In U.S.: Let’s be straight. Korean food is not yet at the place where, say, sushi is–that is to say, Korean food is not yet mainstream enough for one to expect a dependable taste for it, outside of the people who grew up eating it constantly. This necessarily means the ceiling for the quality of Korean food sold in areas sparsely populated by Koreans will be rather low. In the U.S., Koreans mostly live in Southern California, New York/North New Jersey and D.C./Maryland/Northern Virginia. (The next tier of Korean American population centers are Northern California, Atlanta, Chicago and Seattle, but the drop-off is significant after the top three.) The quality of Korean food tends to track that order.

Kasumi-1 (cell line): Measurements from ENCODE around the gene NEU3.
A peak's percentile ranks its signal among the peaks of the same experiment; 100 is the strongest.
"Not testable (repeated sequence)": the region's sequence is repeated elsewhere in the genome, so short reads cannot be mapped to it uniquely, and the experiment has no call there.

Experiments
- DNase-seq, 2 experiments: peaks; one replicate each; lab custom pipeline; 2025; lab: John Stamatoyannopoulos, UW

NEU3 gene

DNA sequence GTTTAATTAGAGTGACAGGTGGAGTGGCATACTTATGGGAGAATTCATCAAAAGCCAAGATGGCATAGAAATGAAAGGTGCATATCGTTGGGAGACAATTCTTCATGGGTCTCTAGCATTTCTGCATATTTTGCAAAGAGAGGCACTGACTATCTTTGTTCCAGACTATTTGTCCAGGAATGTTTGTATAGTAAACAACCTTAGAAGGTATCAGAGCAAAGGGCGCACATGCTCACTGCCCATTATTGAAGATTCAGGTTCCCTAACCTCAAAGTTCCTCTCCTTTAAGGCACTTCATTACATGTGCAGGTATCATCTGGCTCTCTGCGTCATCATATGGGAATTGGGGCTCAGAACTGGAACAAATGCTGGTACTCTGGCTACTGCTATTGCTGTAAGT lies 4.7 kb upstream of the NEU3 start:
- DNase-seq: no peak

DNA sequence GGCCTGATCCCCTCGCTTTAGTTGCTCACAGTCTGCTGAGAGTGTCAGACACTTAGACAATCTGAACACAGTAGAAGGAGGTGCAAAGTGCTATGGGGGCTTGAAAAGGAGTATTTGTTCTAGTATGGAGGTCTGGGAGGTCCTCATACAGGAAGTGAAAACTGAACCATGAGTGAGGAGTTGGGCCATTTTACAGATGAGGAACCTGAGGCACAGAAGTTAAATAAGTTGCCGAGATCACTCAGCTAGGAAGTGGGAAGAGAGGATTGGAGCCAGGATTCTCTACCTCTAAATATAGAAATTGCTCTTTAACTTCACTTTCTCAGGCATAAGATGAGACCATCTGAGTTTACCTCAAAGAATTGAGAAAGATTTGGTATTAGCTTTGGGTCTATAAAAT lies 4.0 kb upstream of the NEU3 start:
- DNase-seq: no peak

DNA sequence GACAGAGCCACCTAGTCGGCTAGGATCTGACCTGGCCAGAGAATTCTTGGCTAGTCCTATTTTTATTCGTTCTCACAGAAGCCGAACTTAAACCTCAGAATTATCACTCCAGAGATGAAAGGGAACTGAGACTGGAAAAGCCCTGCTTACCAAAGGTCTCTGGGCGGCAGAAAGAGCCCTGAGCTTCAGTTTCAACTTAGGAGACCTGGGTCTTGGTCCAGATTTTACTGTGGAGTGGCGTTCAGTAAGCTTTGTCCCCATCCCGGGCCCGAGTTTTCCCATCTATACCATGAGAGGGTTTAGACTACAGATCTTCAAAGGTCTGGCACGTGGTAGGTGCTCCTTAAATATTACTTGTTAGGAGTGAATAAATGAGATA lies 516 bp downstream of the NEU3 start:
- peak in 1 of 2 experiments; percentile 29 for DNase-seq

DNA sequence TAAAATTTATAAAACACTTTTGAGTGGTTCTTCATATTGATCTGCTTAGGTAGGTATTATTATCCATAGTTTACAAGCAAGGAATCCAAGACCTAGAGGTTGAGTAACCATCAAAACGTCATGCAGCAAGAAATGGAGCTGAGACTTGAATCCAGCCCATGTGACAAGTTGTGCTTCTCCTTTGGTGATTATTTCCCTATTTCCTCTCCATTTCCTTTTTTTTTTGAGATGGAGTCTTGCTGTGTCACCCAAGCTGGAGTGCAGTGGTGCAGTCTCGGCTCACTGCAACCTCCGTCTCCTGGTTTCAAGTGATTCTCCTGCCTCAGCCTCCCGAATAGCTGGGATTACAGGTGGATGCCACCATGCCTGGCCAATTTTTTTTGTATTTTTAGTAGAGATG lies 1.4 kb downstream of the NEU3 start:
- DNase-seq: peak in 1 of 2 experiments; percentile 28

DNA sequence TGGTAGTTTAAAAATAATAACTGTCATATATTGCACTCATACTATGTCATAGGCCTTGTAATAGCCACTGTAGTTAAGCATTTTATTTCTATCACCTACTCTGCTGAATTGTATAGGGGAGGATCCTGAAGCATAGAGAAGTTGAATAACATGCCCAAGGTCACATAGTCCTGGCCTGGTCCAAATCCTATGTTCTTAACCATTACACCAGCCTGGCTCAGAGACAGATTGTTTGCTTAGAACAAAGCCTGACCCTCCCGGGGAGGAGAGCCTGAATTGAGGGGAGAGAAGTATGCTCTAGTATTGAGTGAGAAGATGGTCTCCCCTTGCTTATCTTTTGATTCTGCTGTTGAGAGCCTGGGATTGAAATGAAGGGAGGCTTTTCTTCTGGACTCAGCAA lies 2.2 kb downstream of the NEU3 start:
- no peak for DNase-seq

Both in the U.S. and in Korea, this holds true: watch out for restaurants that sell too many different dishes, because every one of the dishes will be mediocre-to-bad. Unfortunately, this applies to vast majority of Korean restaurants in the U.S., because there simply is not enough demand to specialize in certain types of Korean food. In small towns of America, the menu often crosses the border to include Japanese/Chinese/Thai food, creating an unholy alliance of shittiness. Avoid this type of restaurant at all costs.